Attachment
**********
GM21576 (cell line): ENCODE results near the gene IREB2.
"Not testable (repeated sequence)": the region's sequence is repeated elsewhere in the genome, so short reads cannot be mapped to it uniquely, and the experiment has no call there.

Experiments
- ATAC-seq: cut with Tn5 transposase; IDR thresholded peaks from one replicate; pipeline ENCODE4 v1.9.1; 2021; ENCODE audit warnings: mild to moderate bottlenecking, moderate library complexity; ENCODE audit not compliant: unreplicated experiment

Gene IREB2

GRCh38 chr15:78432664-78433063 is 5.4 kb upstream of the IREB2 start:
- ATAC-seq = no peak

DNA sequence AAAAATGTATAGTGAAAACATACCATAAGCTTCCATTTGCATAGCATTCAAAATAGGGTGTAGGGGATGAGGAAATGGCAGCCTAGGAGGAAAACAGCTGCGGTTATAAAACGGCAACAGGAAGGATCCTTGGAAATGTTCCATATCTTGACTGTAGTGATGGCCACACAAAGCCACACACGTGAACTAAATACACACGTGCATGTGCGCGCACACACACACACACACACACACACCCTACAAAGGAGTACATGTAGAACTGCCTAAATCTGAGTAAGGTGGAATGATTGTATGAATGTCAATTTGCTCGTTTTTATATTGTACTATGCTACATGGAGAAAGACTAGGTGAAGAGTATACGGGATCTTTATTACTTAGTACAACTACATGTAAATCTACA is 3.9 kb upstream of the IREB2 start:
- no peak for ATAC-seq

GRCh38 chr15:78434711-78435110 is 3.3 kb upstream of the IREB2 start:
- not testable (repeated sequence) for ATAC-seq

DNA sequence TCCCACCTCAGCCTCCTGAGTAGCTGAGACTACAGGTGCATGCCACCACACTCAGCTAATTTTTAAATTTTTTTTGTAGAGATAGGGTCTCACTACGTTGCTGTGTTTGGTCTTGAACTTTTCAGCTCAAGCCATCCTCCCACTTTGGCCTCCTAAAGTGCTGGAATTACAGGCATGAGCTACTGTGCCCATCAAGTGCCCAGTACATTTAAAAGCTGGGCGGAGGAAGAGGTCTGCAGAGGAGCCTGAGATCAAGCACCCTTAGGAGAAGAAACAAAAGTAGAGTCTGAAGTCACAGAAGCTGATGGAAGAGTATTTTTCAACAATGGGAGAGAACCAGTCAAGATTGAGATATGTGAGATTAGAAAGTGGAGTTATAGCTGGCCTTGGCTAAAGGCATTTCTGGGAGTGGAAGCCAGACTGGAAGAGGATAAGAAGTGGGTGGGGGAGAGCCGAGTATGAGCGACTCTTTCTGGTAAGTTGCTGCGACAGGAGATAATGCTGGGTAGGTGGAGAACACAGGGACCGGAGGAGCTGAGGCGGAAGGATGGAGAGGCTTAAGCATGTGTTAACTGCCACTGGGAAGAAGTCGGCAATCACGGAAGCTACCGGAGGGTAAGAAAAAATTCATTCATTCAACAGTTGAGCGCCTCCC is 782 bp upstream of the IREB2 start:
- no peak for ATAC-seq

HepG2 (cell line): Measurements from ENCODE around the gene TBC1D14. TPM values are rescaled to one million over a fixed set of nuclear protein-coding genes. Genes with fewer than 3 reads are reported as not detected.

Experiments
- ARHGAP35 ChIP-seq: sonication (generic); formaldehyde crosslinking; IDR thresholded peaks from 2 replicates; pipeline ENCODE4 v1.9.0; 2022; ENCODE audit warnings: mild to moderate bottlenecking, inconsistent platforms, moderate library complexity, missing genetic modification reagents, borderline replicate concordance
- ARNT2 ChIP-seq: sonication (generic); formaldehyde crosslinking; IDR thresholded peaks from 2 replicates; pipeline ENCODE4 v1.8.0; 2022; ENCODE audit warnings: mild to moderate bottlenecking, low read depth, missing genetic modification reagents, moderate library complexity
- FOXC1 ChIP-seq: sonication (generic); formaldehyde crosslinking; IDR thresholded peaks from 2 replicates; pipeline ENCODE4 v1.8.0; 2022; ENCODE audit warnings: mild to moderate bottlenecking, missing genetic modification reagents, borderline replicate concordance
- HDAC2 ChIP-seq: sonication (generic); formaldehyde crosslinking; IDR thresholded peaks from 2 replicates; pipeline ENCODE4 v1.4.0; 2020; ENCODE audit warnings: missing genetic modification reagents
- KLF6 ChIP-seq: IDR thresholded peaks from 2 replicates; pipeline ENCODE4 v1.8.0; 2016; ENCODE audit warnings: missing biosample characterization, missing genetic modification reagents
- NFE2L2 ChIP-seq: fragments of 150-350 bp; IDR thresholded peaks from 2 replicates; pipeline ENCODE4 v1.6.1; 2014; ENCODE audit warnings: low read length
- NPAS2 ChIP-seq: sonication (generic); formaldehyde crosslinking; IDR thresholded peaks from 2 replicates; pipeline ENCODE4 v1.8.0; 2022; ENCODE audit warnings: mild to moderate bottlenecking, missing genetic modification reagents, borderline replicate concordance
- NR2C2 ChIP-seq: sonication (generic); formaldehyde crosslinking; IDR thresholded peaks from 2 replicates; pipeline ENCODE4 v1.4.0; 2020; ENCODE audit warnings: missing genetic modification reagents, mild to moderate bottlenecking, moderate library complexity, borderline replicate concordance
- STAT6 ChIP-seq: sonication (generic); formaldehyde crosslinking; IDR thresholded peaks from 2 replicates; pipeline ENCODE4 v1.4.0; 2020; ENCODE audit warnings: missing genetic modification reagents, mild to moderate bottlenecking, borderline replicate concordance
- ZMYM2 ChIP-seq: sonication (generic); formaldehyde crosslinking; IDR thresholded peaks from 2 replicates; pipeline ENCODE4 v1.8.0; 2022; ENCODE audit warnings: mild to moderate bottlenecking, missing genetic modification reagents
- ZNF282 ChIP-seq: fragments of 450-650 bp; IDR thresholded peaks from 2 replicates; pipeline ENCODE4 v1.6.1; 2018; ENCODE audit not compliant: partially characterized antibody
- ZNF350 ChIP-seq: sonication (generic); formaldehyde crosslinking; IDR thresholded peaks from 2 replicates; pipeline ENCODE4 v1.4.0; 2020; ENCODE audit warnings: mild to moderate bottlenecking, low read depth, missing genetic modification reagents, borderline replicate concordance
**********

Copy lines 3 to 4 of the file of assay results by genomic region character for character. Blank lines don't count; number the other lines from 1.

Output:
Experiments
- ATAC-seq: cut with Tn5 transposase; IDR thresholded peaks from one replicate; pipeline ENCODE4 v1.9.1; 2021; ENCODE audit warnings: mild to moderate bottlenecking, moderate library complexity; ENCODE audit not compliant: unreplicated experiment